Also, as there is another thread focus on that issue, in order to avoid confusion and keep track of troubleshooting steps, I recommend we keep working with the thread: Offline files always wants to set \\dfsroot\data share offline

     

    Regards,

     

    Sabrina

    Thursday, December 2, 2010 9:29 AM
  • Based on above response i would then like to report a bug.

    I have evidence that when the complete DFS namespace is disconnected, it takes all other shares that are present under the DFS namespace down along with it, even though they are NOT present in the offlines files cache (in fact caching has been disabled both on the dfs namespace and all shares that exist under it, except for the home share).

    The result is that complete network drive mapping are then sometimes no longer available.

     

    Thursday, December 2, 2010 9:34 AM
  • Hi,

     

    Thanks for update. We appreciate your feedback.

     

    I have checked the response above, based on my understanding, the following paragraph explained the why this issue occurs when using offline files with DFS:

     

    Administrators must not enable Offline Files on a path with the same first component as a path used for roaming profiles. For example, if roaming profiles are stored on a domain root named \\Domain\Roam , Offline Files should not be enabled for a DFS root named \\Domain\Project . Similarly, if roaming profiles are stored on a stand-alone root or regular shared folder, such as \\Server\Roam , Offline Files should not be enabled for a path such as \\Server\Other .

     

    As far as I know, we cannot get a workaround for this.

     

    Thanks again.

     

    Alex Zhao

    TechNet Subscriber Support in forum

    If you have any feedback on our support, please contact tngfb@microsoft.com


    Please remember to click “Mark as Answer” on the post that helps you, and to click “Unmark as Answer” if a marked post does not actually answer your question. This can be beneficial to other community members reading the thread.
    Friday, December 3, 2010 7:36 AM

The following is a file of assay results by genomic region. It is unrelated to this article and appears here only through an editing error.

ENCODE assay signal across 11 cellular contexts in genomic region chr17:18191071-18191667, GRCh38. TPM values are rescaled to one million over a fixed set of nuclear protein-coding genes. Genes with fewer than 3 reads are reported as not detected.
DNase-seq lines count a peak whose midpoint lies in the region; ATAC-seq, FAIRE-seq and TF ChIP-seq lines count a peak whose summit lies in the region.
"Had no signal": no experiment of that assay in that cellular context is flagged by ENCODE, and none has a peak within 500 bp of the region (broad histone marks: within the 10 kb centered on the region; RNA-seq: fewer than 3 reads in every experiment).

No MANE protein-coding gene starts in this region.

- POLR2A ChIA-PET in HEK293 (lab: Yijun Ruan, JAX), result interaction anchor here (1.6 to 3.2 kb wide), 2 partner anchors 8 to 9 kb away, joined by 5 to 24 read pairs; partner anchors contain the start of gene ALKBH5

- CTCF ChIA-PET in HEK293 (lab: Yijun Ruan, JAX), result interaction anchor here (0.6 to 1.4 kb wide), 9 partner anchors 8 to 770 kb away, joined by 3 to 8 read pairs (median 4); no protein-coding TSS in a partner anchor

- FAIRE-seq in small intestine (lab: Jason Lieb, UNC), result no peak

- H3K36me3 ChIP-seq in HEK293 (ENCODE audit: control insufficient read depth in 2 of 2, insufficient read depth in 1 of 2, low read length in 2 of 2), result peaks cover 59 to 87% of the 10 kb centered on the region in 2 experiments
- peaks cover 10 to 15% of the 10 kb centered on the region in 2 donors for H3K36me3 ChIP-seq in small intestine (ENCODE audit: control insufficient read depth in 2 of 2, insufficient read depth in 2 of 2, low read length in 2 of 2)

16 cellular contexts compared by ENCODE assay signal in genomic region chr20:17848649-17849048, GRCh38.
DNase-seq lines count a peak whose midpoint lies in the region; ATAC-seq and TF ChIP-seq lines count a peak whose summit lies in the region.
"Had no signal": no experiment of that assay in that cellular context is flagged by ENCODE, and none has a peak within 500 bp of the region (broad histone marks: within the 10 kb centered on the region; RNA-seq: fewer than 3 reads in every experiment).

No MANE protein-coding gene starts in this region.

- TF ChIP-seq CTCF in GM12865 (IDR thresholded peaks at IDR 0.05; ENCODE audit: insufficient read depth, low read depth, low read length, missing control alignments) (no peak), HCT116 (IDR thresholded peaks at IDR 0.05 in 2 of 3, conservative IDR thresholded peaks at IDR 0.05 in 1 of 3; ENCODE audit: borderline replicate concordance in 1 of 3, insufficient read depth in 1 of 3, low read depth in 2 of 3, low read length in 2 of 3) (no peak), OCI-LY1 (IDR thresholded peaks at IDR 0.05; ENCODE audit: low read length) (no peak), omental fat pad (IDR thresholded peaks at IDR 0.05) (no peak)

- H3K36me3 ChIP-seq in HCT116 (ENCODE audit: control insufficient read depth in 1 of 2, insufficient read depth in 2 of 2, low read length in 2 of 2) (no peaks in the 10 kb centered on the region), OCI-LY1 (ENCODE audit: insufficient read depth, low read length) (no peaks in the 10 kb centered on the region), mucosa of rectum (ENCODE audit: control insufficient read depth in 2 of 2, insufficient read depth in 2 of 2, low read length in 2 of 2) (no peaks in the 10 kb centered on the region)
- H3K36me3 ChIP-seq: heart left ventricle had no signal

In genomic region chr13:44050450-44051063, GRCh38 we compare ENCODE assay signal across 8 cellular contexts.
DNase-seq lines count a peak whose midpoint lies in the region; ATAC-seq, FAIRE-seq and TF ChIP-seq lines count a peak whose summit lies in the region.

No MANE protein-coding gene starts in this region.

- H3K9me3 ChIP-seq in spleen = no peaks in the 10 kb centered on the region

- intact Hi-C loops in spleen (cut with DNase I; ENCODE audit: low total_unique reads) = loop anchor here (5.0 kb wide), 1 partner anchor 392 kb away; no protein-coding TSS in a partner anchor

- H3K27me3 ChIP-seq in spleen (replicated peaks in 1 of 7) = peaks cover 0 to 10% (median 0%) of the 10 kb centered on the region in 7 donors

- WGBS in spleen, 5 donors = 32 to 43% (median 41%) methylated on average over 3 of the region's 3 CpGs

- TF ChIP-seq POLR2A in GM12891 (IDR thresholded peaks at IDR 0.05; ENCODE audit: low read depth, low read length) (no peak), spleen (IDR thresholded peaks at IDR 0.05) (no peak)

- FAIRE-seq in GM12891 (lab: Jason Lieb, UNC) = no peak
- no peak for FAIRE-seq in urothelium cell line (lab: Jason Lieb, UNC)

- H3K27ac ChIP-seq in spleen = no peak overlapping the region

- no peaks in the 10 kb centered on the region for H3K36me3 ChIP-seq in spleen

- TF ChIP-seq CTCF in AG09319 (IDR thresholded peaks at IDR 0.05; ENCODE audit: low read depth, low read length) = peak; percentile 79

Moderator
  • So basically what you are saying is that offline files should not be used at all in combination with DFS that also has other shares on it that are not being used by offline files?
    Friday, December 3, 2010 10:09 AM
  • Hi,

     

    You could also refer to the following link:

     

    Distributed File System: Frequently Asked Questions

     

    Alex Zhao

    TechNet Subscriber Support in forum

    If you have any feedback on our support, please contact tngfb@microsoft.com


    Please remember to click “Mark as Answer” on the post that helps you, and to click “Unmark as Answer” if a marked post does not actually answer your question. This can be beneficial to other community members reading the thread.
    Tuesday, December 7, 2010 2:20 AM
    Moderator

  • Wait a minute, you are even saying that offline files should not even be enabled on a REGULAR shared folder, not just DFS shared folders?

    If that is the case, then aren't you basically saying that an offline files share can not be combined with a roaming profiles share if they are both located on one server?
    But isn't it true that pulling the whole server with all its shares to offline modus does not only affect roaming profile shares, but also other important shares, such as a department share?

    If that is the case do i understand correctly that you are then basically saying that offline files should only be used on a dedicated fileserver for offline files shares only?

    Thursday, December 9, 2010 8:23 PM
  • Hi there,

    Reading through the thread, I think there's a little bit of confusion here about how the various components involved (DFS, Offline Files, Roaming Profiles) work together.  Sabrina's and Alex's responses are technically correct in some scenarios, but there's an awful lot of variables in play here. 

    So, before I write an epic response on the architecture and what works and what doesn't, can you verify some details about the environment for me ruudboek?

    • What operating system is your file server running?
    • What operating system are your clients running?
    • Do you experience this behavior on clients that do NOT have roaming user profiles (where you are just using folder redirection/offline files)?
    • Do you experience this behavior if you do not use a domain-based DFS for the shares, but instead point them directly to //server/share?

    If there's anything else about the environment that might be useful beyond these things, please post.  Once I have this information, I think I can explain what's happening and give you some better guidance around how to proceed from here.  Thanks!

     


    David Beach - Microsoft Online Community Support
    Tuesday, December 14, 2010 9:20 PM
  • I am about to head out for a few weeks for the holidays, so I wanted to go ahead and post some explanation for anyone affected by this sort of issue.  If you have followup questions, post, and maybe some others from the community team can jump in and help answer those: